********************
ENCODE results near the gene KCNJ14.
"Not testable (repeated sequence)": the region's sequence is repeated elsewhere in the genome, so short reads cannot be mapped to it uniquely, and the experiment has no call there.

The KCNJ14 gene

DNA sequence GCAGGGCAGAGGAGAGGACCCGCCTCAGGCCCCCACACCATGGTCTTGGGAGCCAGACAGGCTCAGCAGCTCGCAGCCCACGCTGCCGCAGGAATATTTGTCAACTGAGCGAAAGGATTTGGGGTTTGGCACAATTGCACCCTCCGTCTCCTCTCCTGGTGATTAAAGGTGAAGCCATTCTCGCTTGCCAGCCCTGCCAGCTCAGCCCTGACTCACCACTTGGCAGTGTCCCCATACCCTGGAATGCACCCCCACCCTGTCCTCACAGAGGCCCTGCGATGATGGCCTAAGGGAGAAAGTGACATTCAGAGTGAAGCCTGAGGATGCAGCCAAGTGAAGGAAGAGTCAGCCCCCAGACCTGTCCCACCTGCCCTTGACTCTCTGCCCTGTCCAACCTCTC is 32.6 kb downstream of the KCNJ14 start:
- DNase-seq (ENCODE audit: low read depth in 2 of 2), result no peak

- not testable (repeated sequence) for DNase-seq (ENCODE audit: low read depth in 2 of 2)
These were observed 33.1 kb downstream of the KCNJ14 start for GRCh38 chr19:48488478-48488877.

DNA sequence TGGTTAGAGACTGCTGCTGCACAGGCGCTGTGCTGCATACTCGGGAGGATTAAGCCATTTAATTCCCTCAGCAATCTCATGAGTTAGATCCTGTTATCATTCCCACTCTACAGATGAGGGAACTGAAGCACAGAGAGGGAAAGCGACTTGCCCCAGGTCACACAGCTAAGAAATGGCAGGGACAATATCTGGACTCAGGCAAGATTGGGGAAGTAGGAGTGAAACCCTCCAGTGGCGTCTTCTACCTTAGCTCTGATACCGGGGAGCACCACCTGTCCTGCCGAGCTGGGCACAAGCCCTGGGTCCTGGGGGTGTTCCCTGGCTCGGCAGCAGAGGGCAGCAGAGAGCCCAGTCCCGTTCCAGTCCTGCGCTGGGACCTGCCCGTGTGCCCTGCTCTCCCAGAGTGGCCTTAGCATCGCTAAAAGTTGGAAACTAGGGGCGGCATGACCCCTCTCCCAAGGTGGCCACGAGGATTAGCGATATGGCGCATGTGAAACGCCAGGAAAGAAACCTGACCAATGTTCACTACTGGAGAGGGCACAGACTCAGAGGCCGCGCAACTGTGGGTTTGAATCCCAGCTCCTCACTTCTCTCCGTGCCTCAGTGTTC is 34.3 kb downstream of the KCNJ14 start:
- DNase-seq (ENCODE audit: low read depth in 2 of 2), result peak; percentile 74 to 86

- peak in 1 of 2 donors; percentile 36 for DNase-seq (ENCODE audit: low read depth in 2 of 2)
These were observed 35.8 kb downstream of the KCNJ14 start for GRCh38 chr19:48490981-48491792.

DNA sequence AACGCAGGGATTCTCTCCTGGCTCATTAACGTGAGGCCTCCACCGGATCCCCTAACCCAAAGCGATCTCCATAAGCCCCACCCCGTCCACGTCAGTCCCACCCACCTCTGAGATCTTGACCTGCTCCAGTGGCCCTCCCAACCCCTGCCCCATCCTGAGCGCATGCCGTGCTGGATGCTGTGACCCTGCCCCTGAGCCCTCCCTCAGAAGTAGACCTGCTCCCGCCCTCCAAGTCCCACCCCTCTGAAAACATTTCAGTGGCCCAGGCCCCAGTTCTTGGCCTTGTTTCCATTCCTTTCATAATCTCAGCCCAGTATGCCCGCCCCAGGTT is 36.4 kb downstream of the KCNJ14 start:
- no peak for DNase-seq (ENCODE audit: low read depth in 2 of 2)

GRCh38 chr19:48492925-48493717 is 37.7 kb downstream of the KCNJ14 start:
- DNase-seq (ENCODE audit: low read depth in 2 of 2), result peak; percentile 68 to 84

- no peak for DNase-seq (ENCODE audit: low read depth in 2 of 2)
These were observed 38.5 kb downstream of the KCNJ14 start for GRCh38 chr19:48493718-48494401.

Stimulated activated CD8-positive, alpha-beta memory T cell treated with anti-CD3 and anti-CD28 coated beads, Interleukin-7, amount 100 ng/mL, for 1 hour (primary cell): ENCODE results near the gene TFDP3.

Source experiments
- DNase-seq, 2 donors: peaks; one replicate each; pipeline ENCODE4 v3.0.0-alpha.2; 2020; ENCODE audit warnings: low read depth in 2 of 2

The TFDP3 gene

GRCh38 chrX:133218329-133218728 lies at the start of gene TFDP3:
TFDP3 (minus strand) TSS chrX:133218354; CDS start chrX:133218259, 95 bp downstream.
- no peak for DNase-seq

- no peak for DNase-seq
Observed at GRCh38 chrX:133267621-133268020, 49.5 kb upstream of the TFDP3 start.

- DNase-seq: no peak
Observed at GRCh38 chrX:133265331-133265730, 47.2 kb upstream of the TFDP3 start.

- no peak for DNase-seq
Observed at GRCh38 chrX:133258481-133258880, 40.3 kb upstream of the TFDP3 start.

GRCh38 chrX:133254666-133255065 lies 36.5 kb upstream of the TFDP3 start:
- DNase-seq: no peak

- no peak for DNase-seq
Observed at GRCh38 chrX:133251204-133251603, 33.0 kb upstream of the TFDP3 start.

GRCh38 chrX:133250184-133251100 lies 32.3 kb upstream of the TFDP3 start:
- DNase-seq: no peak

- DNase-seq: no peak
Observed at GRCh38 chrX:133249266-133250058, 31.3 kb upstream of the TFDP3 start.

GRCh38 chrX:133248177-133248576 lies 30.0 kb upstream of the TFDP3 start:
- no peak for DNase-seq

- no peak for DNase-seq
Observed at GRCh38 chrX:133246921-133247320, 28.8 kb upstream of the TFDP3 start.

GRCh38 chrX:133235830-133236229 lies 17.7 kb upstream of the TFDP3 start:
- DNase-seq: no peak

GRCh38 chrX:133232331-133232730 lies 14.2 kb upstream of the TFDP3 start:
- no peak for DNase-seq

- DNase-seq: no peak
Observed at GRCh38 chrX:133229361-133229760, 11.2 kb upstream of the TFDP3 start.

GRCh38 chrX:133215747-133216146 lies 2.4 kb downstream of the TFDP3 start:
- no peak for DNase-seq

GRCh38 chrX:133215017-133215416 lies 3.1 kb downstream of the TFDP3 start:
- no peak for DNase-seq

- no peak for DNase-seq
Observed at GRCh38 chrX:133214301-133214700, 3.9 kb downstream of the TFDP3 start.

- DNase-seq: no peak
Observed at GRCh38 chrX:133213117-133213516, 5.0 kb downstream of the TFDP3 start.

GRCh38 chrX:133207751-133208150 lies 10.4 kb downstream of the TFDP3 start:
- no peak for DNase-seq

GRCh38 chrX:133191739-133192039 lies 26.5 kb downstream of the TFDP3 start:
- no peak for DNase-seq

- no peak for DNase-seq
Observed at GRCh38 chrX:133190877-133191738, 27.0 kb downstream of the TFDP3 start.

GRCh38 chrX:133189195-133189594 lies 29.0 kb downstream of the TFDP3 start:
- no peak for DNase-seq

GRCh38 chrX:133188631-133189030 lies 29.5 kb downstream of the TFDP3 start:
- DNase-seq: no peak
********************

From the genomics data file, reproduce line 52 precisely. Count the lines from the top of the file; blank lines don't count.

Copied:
- no peak for DNase-seq